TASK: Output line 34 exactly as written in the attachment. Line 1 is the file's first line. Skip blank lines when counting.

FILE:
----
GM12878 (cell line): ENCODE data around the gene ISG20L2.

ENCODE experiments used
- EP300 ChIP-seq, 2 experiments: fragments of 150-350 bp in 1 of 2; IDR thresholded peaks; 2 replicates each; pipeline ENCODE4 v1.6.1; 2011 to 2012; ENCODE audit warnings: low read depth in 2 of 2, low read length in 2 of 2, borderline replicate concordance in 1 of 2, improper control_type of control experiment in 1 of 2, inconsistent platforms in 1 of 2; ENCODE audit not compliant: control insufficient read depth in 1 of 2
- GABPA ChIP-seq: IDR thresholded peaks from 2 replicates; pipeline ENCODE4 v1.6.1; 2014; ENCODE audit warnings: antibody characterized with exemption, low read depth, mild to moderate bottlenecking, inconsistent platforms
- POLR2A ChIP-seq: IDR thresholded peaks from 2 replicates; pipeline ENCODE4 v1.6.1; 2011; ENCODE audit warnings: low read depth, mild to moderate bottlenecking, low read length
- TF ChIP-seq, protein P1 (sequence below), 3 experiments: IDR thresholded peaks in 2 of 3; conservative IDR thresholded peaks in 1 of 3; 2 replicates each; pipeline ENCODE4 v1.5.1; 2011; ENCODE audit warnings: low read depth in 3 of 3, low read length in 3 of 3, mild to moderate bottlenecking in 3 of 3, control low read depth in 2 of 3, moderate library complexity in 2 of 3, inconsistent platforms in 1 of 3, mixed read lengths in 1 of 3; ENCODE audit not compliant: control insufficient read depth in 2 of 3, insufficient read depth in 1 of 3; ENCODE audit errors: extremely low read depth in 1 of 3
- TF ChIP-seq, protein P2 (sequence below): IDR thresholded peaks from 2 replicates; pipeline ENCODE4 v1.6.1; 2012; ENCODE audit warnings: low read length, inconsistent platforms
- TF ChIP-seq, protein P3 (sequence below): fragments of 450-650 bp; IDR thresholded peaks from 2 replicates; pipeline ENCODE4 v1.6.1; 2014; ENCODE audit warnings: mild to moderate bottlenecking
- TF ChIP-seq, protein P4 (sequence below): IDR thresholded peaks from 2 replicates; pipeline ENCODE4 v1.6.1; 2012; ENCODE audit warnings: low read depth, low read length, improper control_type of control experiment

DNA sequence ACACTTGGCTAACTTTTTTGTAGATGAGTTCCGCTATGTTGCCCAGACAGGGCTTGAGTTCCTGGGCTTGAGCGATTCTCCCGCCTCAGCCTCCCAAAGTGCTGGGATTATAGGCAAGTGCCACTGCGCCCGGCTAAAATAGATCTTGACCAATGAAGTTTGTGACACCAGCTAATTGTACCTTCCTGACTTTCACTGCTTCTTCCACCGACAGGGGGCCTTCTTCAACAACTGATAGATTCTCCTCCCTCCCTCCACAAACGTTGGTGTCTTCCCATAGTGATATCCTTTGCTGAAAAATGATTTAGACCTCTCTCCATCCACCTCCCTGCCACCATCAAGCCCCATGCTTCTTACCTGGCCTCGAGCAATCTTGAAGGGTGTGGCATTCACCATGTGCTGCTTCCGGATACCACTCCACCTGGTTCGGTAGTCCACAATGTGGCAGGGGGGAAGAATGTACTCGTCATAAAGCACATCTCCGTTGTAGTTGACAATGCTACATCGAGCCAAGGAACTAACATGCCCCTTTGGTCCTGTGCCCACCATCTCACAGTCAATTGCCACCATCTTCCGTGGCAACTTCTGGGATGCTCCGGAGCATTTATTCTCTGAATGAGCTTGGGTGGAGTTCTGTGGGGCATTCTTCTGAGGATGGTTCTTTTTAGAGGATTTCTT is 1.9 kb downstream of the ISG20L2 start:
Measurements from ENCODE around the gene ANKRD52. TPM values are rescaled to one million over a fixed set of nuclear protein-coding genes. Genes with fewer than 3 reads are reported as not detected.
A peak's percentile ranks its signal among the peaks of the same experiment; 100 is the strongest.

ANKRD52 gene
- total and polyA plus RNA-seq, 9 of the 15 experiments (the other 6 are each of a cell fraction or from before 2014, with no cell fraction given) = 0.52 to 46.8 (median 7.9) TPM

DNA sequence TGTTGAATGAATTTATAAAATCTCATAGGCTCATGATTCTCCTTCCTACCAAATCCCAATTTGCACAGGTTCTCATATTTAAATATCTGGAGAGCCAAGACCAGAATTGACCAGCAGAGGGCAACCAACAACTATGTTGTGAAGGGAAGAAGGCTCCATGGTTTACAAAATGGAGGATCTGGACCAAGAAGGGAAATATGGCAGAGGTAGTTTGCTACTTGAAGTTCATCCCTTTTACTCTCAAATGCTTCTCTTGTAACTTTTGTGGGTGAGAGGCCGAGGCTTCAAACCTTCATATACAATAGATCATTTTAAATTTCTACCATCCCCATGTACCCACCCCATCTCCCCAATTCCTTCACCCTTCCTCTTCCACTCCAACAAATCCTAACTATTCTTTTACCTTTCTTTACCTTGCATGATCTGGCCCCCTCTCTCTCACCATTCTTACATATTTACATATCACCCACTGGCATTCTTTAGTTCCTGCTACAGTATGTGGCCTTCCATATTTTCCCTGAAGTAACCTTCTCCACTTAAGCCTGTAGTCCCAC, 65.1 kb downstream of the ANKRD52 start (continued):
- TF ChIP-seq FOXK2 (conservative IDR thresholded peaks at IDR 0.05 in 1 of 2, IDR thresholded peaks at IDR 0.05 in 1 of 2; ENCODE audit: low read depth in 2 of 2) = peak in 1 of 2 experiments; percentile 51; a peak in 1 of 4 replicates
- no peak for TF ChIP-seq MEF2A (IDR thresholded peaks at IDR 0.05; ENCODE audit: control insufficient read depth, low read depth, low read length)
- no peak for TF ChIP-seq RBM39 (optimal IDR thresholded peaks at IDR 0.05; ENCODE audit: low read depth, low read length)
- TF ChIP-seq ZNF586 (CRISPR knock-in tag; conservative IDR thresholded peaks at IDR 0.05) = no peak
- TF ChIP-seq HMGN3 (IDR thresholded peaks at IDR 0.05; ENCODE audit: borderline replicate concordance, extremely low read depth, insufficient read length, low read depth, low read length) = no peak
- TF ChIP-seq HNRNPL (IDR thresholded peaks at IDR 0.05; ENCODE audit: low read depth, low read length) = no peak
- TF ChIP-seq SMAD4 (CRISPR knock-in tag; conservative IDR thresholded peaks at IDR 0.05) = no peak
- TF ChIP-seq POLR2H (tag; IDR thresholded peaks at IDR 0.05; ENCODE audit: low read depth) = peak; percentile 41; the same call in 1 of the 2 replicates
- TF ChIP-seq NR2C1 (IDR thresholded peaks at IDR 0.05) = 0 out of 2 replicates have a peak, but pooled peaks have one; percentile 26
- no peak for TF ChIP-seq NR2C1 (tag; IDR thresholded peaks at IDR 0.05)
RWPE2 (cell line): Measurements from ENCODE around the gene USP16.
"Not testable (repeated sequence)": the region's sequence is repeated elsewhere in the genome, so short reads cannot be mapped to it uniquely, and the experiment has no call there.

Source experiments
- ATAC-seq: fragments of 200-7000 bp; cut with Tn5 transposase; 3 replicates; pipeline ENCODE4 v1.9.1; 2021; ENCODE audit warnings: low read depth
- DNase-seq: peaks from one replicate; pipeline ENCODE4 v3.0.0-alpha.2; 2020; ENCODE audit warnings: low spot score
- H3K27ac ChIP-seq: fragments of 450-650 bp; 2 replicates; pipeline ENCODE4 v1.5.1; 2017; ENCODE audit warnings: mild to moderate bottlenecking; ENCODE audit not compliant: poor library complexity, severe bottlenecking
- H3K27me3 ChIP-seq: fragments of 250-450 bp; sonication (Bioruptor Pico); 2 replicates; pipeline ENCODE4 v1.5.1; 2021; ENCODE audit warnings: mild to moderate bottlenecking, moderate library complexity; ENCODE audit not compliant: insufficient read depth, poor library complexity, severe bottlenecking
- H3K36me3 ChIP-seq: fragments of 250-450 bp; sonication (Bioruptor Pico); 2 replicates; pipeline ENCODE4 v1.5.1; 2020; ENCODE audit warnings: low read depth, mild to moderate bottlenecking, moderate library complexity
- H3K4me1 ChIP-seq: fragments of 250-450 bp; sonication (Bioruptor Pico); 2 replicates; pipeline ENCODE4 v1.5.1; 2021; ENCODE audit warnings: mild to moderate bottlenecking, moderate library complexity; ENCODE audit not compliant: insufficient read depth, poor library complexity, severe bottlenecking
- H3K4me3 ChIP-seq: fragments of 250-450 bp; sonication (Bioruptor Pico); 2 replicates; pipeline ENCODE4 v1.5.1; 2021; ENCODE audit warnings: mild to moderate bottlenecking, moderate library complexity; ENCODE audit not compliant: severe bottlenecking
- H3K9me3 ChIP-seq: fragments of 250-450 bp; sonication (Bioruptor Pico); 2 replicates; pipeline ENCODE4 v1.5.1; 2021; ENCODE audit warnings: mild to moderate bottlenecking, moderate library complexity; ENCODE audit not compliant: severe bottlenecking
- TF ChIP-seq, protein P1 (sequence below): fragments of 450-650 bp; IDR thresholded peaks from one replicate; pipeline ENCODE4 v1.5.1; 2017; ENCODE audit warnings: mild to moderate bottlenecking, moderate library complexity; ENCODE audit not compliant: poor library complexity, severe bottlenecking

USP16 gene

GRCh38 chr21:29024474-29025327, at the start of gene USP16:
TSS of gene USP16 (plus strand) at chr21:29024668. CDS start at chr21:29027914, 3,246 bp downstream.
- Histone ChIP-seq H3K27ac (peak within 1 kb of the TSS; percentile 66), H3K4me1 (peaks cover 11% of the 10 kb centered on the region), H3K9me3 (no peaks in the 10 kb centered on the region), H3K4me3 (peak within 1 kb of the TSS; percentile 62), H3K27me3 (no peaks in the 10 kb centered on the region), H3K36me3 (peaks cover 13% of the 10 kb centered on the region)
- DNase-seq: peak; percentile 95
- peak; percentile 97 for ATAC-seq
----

- H3K4me1 ChIP-seq: fragments of 250-450 bp; sonication (Bioruptor Pico); 2 replicates; pipeline ENCODE4 v1.5.1; 2021; ENCODE audit warnings: mild to moderate bottlenecking, moderate library complexity; ENCODE audit not compliant: insufficient read depth, poor library complexity, severe bottlenecking